The Tampa Bay chapter of the Democratic Environmental Caucus of Florida on Monday endorsed St. Petersburg Mayor Rick Kriseman for re-election.

The group in a press release said that Kriseman has been at the “forefront of significant and meaningful environmental policy” and understands that “climate change from global warming is a real, man-made threat to the people and property of St. Petersburg.”

By contrast, they called out Kriseman’s main opponent, former mayor Rick Baker, for holding a “destructive, ultra-conservative view of uncertainty about global warming.”

 

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Tampa Bay's Democratic Environmental Caucus endorses Rick Kriseman for mayor

Incumbent Mayor Rick Kriseman and former Mayor Rick Baker debate in front of a live television audience during the City of St. Petersburg Mayoral Debate at the Palladium Theater in St. Petersburg July 25. The event is presented by the Tampa Bay Times and Bay News 9.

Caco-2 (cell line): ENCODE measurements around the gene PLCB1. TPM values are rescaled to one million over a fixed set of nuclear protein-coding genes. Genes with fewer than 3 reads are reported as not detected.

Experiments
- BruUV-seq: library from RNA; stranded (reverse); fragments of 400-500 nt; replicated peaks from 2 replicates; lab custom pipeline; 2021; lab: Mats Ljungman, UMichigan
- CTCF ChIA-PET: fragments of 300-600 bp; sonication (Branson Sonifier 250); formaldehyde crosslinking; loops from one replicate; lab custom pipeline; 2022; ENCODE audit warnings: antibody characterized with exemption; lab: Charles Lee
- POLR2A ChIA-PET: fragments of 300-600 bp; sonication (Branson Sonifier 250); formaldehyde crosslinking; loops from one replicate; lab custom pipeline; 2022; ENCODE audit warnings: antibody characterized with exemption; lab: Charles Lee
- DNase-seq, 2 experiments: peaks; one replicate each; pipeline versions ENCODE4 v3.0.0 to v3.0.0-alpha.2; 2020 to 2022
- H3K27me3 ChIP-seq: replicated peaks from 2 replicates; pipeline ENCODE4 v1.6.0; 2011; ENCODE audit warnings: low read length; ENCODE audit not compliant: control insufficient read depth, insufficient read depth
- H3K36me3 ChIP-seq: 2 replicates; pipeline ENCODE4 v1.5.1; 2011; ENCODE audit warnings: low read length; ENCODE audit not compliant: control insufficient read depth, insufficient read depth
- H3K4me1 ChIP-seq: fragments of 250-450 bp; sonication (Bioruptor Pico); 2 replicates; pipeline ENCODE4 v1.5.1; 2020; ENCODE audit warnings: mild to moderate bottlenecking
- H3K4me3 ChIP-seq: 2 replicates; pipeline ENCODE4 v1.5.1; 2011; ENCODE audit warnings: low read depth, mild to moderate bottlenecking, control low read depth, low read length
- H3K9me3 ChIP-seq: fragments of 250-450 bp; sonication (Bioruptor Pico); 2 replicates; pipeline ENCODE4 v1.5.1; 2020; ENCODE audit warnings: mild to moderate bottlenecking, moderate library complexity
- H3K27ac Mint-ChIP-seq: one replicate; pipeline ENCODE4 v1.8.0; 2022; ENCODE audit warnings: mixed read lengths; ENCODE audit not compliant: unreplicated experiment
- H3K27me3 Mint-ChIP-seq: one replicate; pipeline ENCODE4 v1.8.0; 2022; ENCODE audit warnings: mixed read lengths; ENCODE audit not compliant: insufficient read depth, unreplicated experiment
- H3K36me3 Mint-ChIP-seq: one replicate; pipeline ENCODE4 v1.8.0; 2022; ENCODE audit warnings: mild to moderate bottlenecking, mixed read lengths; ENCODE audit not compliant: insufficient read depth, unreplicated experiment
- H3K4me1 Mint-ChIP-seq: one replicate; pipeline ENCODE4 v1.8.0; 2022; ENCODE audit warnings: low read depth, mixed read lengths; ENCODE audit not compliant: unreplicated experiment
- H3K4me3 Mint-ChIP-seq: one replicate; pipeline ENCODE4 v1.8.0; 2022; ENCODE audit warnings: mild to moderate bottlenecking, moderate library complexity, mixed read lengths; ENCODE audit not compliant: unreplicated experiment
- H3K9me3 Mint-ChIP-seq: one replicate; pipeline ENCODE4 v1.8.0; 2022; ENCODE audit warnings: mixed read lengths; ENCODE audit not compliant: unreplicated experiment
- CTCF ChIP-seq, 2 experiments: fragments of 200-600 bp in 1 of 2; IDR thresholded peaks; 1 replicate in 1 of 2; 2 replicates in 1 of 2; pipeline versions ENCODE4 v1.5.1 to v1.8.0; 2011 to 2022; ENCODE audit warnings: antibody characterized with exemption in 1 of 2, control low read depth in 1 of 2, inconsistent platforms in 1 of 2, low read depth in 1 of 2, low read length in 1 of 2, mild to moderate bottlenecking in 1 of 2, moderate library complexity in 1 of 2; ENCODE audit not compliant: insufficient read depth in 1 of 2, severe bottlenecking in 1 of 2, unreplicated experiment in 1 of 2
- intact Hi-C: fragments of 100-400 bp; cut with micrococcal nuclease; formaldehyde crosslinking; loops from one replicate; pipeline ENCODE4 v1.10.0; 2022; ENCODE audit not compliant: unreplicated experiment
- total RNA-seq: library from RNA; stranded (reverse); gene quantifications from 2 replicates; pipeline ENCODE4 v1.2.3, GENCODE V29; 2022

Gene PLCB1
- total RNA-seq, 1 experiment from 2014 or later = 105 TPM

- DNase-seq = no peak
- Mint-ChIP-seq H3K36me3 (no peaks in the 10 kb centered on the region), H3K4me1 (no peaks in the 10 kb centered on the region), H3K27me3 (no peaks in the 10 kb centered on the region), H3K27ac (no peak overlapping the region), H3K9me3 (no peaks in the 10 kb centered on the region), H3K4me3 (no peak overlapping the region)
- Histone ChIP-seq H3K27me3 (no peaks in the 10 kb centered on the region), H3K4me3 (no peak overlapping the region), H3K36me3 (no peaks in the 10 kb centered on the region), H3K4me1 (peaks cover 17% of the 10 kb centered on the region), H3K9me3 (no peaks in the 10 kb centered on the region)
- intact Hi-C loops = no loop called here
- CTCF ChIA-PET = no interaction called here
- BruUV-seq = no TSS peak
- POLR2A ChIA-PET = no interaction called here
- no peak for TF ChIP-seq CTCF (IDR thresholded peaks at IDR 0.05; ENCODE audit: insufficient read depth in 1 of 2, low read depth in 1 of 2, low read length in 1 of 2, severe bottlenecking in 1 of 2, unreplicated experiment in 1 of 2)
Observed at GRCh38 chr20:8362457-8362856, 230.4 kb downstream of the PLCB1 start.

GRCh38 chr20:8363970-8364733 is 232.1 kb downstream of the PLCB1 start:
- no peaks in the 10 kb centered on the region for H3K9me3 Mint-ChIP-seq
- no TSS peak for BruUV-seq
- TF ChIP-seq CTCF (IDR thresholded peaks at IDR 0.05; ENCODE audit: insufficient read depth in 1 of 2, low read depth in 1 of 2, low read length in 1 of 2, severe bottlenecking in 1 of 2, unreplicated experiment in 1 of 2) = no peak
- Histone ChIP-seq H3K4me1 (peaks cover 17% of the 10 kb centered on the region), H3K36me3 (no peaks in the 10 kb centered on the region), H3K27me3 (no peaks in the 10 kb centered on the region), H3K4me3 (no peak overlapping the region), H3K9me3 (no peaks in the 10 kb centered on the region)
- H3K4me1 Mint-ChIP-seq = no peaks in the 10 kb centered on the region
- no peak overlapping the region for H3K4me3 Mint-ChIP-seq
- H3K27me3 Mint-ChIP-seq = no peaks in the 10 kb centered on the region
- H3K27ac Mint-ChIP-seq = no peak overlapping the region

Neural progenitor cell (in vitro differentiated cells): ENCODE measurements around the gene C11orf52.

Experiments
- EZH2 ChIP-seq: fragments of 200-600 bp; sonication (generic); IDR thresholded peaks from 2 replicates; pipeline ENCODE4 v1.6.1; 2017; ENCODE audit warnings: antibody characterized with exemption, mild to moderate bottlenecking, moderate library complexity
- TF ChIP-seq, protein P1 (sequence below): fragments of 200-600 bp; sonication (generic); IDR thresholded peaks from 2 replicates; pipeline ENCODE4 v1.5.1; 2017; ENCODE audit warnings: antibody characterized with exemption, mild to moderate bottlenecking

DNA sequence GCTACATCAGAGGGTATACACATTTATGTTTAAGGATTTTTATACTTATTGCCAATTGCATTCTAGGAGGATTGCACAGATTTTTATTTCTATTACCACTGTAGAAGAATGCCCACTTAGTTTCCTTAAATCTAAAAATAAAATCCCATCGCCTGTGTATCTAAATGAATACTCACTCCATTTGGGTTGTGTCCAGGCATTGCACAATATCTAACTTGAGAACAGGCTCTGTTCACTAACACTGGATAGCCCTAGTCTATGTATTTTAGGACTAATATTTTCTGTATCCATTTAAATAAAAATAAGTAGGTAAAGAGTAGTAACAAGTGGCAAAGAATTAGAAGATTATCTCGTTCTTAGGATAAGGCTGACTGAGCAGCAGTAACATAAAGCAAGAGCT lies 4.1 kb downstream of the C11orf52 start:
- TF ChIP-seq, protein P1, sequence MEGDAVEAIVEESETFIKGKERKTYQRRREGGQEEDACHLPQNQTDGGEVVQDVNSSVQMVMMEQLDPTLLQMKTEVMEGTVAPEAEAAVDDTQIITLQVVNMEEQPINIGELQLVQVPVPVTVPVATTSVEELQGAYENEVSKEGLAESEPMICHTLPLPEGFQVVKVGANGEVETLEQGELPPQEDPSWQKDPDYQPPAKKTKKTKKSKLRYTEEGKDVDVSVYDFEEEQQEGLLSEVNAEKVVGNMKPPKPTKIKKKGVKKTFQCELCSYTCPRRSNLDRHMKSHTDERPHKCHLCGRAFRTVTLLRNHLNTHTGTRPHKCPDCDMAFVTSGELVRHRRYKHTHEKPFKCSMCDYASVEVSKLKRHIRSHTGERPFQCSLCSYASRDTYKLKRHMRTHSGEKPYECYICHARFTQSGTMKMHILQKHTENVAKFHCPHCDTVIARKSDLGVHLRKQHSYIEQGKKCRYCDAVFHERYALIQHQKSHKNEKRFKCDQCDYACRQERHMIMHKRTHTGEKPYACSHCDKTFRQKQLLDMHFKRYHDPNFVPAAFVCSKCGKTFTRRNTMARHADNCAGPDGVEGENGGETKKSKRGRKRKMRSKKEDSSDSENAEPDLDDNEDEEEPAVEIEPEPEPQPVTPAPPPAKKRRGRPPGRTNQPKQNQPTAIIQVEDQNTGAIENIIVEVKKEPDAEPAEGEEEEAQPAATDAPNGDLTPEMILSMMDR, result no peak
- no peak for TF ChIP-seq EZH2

Dirk Shadd | Times

Incumbent Mayor Rick Kriseman and former Mayor Rick Baker debate in front of a live television audience during the City of St. Petersburg Mayoral Debate at the Palladium Theater in St. Petersburg July 25. The event is presented by the Tampa Bay Times and Bay News 9.

The Tampa Bay chapter of the Democratic Environmental Caucus of Florida on Monday endorsed St. Petersburg Mayor Rick Kriseman for re-election.

The group in a press release said that Kriseman has been at the “forefront of significant and meaningful environmental policy” and understands that “climate change from global warming is a real, man-made threat to the people and property of St. Petersburg.”

By contrast, they called out Kriseman’s main opponent, former mayor Rick Baker, for holding a “destructive, ultra-conservative view of uncertainty about global warming.”

 

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Muslim leader endorses Mayor Rick Kriseman

Abdul Karim Ali endorsed Mayor Rick Kriseman Thursday

Dirk Shadd